As the contestants of the 35th High on the Hog Festival approach, the aroma of smoked meat fills the nose, making stomachs rumble. It is a signal that it is time to eat.
At Redbones, a one-man barbecue team from Florence, Alabama, Russ Allen does everything from running the grill, seasoning the food and cutting the vegetables to finishing it off before handing his dish over to the judges. .
He’s a tall man who sports a long, wavy reddish beard, a kind of Santa if ever the North Pole figure has put on an apron and lit a mound of charcoal. On his head is a REDBONES cap.
It’s almost time to cook, and he’s busy preparing his food, rubbing the meat, adding herbs, and making sure everything is to his satisfaction. As he fills a platter of multicolored peppers with a tangy sausage filling from his own recipe, he smiles from ear to ear. He is definitely in his element.
Allen has been cooking in barbecue competitions since 2018. It’s his beloved hobby where he travels to different states, cooks delicious dishes, and makes lifelong friendships.
He started his culinary journey as a hobby when his three children went to college. He started with smaller local meets near his hometown, but soon began to qualify for more competitive venues in other states. One of his most exciting accomplishments was winning the world title in the chicken division with the Kansas City BBQ Society in 2020.
At this year’s High on the Hog, Allen entered the sausage, ribs, chicken and pork butt categories on May 20 and 21.
“It’s just good to be here, gathered around a barbecue family group,” Allen said.
The competition has been intense for this year’s Backyard BBQ division. Judges crowded into the tasting room building on the grounds to sample entries.
“We have top-notch teams here, as well as other teams that are just getting into competitive cooking,” said Myron Barry, a barbecue judge for over 30 years. “It’s something I’ve loved coming to for years. Unfortunately I missed it during COVID. It was good to see all the teams come back and start cooking again this year.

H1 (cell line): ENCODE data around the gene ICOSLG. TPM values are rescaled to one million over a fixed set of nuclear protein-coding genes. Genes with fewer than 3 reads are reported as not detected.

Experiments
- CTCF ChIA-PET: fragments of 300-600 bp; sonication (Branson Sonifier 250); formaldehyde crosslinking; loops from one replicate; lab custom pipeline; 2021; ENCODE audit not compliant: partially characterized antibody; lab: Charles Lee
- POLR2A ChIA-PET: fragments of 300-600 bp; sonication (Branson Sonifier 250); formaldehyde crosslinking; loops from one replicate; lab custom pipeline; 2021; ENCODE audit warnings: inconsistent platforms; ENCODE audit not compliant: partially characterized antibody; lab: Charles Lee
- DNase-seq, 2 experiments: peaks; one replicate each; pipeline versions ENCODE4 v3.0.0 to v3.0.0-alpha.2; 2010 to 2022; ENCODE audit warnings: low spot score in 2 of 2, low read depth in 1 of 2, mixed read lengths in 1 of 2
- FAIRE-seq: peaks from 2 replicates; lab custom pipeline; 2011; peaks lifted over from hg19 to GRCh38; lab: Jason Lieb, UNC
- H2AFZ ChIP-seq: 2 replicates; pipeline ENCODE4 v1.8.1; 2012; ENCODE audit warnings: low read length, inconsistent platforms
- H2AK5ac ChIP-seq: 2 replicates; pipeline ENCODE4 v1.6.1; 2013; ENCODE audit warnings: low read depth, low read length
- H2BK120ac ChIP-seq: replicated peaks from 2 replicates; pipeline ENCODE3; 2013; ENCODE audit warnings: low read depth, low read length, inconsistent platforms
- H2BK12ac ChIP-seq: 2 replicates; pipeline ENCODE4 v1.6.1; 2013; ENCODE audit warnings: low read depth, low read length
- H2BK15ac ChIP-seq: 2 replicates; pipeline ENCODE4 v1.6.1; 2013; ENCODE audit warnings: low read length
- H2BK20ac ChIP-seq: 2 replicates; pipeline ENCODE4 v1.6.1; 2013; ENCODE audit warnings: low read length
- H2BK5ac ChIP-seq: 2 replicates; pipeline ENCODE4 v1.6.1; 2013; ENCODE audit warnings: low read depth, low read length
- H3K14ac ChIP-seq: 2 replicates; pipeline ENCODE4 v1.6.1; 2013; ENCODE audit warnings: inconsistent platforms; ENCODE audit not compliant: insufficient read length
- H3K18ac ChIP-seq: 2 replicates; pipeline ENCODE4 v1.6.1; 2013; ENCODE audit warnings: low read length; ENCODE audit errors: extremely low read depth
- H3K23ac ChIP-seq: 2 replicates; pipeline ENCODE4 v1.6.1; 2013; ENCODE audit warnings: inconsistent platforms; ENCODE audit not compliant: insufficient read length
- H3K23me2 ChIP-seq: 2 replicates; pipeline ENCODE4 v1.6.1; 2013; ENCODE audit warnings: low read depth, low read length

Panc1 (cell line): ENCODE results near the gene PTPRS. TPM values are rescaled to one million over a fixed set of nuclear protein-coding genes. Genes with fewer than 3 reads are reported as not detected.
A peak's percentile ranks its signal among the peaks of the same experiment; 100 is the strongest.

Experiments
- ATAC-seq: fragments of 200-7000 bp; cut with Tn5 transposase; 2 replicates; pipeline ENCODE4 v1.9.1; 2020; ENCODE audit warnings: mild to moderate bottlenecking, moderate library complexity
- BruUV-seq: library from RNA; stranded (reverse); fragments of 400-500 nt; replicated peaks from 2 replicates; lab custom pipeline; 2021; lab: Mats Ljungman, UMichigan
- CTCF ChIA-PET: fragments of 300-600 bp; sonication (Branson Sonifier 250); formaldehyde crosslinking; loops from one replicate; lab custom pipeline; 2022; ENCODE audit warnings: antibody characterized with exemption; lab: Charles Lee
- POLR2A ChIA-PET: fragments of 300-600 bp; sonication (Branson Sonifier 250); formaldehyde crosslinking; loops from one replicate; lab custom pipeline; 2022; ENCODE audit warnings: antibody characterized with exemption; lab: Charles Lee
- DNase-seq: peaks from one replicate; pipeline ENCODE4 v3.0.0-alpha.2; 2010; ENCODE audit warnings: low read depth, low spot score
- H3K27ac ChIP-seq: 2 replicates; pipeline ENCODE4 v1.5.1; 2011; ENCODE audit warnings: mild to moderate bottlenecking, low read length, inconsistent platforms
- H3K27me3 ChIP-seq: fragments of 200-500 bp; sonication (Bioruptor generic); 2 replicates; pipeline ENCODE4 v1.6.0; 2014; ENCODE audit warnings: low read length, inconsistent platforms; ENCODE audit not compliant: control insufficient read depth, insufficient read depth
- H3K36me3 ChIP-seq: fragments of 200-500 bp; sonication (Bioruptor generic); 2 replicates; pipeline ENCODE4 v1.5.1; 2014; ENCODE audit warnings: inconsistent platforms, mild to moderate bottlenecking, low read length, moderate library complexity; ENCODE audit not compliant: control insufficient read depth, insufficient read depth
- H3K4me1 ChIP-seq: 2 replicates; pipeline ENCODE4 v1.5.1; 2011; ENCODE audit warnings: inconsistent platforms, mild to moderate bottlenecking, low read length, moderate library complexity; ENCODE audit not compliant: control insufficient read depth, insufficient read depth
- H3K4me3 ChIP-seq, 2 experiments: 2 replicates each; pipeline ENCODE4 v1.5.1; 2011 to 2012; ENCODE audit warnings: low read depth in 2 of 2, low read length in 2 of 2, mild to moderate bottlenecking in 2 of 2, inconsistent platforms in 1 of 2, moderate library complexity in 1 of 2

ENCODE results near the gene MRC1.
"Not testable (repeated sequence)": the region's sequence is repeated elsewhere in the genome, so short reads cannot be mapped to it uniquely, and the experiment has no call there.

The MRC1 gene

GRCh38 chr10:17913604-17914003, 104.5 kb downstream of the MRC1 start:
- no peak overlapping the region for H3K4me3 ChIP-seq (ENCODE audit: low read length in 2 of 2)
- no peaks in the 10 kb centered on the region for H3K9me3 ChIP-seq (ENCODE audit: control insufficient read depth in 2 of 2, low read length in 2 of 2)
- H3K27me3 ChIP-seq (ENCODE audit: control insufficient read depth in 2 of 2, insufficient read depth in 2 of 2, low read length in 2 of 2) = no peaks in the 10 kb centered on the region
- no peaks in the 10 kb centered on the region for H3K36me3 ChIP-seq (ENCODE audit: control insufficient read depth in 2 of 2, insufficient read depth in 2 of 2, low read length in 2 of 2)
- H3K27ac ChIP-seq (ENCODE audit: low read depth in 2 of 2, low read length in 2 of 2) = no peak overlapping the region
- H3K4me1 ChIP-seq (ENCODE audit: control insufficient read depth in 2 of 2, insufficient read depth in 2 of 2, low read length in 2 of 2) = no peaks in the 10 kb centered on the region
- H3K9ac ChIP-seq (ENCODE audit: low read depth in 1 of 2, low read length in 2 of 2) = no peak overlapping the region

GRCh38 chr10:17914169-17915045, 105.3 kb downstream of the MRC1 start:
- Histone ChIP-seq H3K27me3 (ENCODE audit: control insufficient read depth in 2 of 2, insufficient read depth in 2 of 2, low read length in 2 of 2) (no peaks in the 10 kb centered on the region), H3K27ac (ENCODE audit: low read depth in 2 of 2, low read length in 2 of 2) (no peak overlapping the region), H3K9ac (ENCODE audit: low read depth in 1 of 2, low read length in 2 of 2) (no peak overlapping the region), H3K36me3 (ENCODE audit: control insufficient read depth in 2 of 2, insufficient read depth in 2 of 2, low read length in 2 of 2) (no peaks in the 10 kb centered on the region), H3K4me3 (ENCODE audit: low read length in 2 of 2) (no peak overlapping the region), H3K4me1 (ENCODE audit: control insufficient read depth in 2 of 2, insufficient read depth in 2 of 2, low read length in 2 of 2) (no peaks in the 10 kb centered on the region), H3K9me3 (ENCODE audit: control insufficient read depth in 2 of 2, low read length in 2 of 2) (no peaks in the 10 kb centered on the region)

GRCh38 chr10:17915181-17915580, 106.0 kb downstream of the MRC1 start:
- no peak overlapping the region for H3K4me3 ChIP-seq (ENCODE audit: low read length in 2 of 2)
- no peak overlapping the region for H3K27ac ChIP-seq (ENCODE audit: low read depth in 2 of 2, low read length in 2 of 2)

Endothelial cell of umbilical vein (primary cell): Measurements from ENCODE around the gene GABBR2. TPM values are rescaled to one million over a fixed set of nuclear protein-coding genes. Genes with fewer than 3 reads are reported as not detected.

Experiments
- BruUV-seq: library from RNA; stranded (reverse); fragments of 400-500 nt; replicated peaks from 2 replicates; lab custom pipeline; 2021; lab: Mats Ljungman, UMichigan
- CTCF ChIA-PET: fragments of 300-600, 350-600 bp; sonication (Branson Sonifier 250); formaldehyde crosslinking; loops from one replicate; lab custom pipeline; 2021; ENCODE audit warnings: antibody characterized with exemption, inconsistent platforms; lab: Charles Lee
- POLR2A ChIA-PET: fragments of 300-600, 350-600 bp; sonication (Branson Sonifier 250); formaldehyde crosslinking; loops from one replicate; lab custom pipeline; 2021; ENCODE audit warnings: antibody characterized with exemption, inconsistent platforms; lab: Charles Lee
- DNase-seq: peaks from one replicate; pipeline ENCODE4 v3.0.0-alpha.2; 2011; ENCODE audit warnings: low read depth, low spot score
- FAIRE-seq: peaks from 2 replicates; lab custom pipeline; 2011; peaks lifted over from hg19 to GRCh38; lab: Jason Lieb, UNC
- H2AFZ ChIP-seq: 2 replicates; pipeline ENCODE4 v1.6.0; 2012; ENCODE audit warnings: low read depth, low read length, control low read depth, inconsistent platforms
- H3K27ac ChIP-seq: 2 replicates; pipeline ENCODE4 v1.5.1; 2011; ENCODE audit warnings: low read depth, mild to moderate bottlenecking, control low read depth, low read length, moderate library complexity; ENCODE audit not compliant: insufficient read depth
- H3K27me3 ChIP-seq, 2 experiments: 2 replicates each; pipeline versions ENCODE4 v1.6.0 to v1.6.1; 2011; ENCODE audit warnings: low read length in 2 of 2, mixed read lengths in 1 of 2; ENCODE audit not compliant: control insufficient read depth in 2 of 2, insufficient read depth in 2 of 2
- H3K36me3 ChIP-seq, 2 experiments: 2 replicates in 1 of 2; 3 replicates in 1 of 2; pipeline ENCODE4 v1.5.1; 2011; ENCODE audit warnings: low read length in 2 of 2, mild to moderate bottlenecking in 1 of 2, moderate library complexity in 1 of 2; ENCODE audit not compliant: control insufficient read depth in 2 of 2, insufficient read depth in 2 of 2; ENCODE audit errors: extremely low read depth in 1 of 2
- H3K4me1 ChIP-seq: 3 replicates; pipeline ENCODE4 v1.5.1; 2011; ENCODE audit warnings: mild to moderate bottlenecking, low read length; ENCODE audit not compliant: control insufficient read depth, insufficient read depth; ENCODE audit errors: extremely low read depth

Allen said the High on the Hog event is family-oriented in a modest, small-town setting. Even with all his success in his cooking endeavors, Allen is just happy to be there, relaxing in his folding chair, watching the gray smoke rise from the grill that sits on the porch of his trailer.
“Don’t let the big rigs, expensive smokers and trailers intimidate you. Everyone started in the bed of their truck with a $100 Weber grill from Lowe’s or Walmart. It’s all for comfort. Not for show,” Allen said.
At the Winchester contest, Allen placed fifth in the chicken category. He beamed when his name was called. His positivity is contagious; the whole room smiles at his achievement.
“Russ is my BBQ brother,” said contestant Pat Swindoll with Leela Q BBQ. “We go everywhere together. It’s a great type of stand-up; he will help anyone and give you the shirt he has on his back.
Allen plans to stay in competitive cooking for many years. He said the barbecue took him to places he would never have been and introduced him to great friends all over the country. Other competitors view Redbones as a grilling force whose best grilling days are yet to come.
“Everyone likes to win, but we’re not here for the money. We’re here to support the event and its causes and have a good time. If you’re lucky and you get a call and you win, it’s the only sport I know where everyone is cheering you on,” Allen said.
Georgia Ann Smith is one of nine journalism students from Middle Tennessee State University who recently spent two and a half weeks in Franklin County writing for the Herald Chronicle. More of their work can be found at www.theroadtripclass.com.